Many of you are considering retiring this year. And, if you are married, you’re also considering whether to provide a survivor annuity for your spouse and, if so, how much it would be.
However, the days when that decision was entirely up to you are gone. Now if you want to provide a reduced survivor annuity (or none at all), you’ll need to have the written consent of your spouse.
Electing a survivor annuity reduces the amount of your own annuity. How much it’s reduced depends on whether you chose a full annuity or a reduced one. Under CSRS you can elect any amount from $1 per year up to 55 percent of your base annuity. FERS is far less flexible. You only have two choices: 50 percent of your base annuity or 25 percent.
The reduction for a full CSRS survivor annuity amounts to around 10 percent; under FERS it’s exactly 10 percent. The reason for the difference is that under CSRS, there is a reduction of only 2.5 percent for any amount up to $3,600 elected as a base, then 10 percent for any amount above $3,600. For FERS, it’s a flat 10 percent on your entire annuity.
Whatever level of survivor annuity you elect, the reduction will be made in the amount you are entitled to before any deductions are taken out for such things as health benefits premiums, taxes, etc. So, for example, if you were a FERS employee whose base annual annuity at retirement was $20,000 and you elected a full survivor annuity, your own annuity would be $18,000 ($20,000 reduced by 10 percent). That’s the amount to which any future cost-of-living adjustments (COLAs) would be added.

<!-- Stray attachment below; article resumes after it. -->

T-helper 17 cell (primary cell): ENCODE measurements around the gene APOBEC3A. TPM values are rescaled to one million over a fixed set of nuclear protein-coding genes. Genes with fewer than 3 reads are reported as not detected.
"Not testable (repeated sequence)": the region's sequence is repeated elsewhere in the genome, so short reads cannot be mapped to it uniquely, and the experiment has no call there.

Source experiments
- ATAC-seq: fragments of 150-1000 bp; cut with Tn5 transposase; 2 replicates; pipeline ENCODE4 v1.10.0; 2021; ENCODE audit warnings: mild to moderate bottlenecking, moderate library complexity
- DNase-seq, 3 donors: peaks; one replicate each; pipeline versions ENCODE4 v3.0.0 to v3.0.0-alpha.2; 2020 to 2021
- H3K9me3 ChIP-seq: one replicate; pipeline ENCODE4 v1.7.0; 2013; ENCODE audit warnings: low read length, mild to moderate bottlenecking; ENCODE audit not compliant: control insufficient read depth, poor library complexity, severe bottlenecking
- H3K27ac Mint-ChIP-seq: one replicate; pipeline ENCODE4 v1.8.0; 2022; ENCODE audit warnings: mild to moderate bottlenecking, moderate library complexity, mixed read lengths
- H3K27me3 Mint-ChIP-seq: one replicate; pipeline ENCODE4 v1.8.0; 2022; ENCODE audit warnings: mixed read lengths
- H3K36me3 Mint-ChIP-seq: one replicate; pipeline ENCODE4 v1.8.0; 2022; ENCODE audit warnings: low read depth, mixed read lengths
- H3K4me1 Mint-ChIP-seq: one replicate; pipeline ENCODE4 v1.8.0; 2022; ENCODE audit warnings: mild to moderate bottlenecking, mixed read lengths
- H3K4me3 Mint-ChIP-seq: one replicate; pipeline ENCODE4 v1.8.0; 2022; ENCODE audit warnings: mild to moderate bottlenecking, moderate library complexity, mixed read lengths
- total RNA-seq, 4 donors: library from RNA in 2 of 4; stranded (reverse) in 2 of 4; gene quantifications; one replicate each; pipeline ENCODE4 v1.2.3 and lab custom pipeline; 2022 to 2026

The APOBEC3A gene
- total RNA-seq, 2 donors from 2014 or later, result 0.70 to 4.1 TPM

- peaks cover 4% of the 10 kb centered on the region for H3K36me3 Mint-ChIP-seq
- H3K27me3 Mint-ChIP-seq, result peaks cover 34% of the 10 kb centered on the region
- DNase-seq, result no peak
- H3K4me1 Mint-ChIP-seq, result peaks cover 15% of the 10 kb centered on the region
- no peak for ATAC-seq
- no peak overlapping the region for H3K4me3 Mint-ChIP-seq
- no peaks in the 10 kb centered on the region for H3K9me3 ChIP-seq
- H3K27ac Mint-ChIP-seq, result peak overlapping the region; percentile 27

The advantage of electing a survivor annuity is that it will provide an income to your spouse for as long as he or she lives, unless your spouse remarries before age 55. The amount of income he or she receives will be determined by the amount of annuity you elect to provide, increased by all the COLAs you received since you retired.
For example, if you were a FERS employee who had elected a full survivor annuity, when you die your spouse would receive 50 percent of your annuity before it was reduced. In addition, that survivor annuity would be increased by any COLAs you had already received, plus all future COLAs.
While you and your spouse could agree not to have you elect a survivor annuity and instead invest the extra dollars or purchase an insurance policy, very few retiring employees do that. And as a rule they only do that when their spouse is already well provided for. For everyone else, a federal survivor annuity is a hard deal to beat. After all, not only is it generous but it’s backed by the full faith and credit of the government.